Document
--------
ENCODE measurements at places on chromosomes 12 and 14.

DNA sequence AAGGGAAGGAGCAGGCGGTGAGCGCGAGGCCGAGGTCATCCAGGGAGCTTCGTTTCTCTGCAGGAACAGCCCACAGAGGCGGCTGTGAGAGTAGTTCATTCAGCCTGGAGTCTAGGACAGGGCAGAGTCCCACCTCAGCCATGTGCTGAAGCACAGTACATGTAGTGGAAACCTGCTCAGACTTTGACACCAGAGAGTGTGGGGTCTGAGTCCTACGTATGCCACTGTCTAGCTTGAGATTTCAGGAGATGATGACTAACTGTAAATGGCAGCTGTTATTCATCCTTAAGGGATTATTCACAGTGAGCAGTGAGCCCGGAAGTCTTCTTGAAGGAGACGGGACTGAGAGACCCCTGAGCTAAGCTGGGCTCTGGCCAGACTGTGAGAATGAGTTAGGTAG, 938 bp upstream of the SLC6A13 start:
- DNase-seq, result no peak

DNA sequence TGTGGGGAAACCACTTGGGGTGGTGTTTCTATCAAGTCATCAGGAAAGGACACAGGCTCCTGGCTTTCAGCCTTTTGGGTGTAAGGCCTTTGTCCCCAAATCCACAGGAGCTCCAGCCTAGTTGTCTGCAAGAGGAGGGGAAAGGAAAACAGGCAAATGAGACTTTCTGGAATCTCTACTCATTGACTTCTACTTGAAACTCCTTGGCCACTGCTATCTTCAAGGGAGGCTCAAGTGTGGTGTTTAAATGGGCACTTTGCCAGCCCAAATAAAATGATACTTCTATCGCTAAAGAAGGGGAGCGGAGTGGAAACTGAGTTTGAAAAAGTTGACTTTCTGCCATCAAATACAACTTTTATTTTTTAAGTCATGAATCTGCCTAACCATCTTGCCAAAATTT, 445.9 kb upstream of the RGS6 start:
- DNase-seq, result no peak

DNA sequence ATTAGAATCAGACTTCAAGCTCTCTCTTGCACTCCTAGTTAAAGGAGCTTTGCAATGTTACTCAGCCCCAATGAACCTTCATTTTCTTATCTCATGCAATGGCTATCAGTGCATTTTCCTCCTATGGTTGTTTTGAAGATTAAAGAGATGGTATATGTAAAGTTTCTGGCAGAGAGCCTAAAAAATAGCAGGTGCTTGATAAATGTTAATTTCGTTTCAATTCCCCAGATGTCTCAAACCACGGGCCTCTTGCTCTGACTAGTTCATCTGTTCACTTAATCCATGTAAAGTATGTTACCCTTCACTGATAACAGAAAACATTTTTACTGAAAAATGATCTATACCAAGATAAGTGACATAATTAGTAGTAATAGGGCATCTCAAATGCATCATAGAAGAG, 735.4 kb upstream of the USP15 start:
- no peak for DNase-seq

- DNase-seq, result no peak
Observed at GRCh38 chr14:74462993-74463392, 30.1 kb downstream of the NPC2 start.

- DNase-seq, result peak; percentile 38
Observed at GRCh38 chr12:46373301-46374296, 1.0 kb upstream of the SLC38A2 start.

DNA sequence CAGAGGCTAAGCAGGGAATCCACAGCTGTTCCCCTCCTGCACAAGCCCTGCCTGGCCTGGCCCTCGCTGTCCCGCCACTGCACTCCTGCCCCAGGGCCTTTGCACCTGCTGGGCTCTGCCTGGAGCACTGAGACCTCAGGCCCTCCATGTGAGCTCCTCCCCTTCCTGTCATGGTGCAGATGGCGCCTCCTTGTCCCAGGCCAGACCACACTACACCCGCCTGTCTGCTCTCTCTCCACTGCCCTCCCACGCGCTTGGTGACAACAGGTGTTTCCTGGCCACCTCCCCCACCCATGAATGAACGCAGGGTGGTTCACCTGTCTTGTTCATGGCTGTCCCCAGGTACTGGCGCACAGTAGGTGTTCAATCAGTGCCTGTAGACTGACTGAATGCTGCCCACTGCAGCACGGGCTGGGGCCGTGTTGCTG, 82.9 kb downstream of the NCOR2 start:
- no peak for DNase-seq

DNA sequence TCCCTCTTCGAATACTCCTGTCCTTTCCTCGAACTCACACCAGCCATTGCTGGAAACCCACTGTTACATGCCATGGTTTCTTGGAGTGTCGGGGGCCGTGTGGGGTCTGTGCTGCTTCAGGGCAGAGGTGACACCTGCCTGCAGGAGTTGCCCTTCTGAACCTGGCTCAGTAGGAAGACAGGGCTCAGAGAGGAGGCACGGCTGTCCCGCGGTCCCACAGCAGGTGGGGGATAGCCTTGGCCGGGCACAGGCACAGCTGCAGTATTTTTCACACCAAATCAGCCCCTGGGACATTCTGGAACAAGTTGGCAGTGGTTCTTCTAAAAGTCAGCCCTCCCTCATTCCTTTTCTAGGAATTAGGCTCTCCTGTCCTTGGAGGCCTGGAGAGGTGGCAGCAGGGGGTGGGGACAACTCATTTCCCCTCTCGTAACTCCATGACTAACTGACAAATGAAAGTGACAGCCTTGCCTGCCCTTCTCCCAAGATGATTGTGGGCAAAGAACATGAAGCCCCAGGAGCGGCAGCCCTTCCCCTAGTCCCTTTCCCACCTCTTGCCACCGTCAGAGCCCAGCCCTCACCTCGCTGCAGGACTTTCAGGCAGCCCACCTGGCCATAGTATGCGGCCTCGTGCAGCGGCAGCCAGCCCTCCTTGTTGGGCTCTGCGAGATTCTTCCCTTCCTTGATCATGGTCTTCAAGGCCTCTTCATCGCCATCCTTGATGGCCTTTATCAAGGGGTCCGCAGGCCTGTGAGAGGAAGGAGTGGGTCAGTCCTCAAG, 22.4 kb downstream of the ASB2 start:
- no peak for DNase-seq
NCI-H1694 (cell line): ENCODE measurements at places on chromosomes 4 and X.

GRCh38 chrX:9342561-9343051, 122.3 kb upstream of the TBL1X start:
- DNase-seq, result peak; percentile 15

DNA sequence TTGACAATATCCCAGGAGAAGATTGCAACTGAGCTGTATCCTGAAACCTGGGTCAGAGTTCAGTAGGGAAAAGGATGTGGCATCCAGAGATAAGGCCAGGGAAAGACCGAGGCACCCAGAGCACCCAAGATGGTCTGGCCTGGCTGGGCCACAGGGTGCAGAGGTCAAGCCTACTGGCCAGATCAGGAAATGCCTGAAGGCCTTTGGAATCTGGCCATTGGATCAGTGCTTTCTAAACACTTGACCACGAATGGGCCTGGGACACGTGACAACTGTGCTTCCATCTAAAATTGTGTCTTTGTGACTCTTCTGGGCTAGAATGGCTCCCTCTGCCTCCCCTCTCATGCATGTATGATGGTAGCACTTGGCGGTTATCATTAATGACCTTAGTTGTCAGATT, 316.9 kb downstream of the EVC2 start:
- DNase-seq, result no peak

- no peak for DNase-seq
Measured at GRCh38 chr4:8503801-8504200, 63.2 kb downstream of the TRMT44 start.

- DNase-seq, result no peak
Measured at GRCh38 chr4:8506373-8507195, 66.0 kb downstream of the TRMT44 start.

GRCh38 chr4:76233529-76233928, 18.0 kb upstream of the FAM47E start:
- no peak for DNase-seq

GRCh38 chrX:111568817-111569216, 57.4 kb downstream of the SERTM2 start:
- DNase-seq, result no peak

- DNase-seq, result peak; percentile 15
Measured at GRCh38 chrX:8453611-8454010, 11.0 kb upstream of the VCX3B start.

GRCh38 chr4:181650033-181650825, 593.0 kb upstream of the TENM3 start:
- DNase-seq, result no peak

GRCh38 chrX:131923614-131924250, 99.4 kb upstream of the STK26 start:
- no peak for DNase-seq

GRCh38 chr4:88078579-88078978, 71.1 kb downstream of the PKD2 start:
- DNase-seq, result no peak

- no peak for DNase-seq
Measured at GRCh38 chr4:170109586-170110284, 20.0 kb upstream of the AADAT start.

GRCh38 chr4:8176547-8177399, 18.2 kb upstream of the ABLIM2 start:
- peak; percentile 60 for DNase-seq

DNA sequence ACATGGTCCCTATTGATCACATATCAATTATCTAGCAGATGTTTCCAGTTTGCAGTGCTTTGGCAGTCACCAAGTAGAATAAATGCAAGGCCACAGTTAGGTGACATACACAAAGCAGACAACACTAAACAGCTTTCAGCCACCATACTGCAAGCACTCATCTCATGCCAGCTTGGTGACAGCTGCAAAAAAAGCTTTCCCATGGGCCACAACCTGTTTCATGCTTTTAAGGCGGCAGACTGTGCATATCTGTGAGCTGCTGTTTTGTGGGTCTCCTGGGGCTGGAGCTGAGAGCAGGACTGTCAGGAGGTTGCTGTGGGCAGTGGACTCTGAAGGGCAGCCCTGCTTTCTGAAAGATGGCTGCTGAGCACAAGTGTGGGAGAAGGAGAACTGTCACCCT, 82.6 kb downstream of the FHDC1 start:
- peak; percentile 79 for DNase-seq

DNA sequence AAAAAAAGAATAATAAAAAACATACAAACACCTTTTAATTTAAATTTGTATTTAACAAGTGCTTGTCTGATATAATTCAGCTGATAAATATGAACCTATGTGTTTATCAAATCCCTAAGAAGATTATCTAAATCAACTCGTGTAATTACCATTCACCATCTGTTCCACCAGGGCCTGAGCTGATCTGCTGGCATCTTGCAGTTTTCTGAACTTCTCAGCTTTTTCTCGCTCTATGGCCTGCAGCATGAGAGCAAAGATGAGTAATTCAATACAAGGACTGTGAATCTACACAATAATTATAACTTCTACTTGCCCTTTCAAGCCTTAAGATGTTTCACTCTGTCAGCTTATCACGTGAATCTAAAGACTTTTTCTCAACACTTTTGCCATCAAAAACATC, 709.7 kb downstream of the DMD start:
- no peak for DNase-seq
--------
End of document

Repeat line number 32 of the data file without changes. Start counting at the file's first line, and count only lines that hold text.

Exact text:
- DNase-seq, result no peak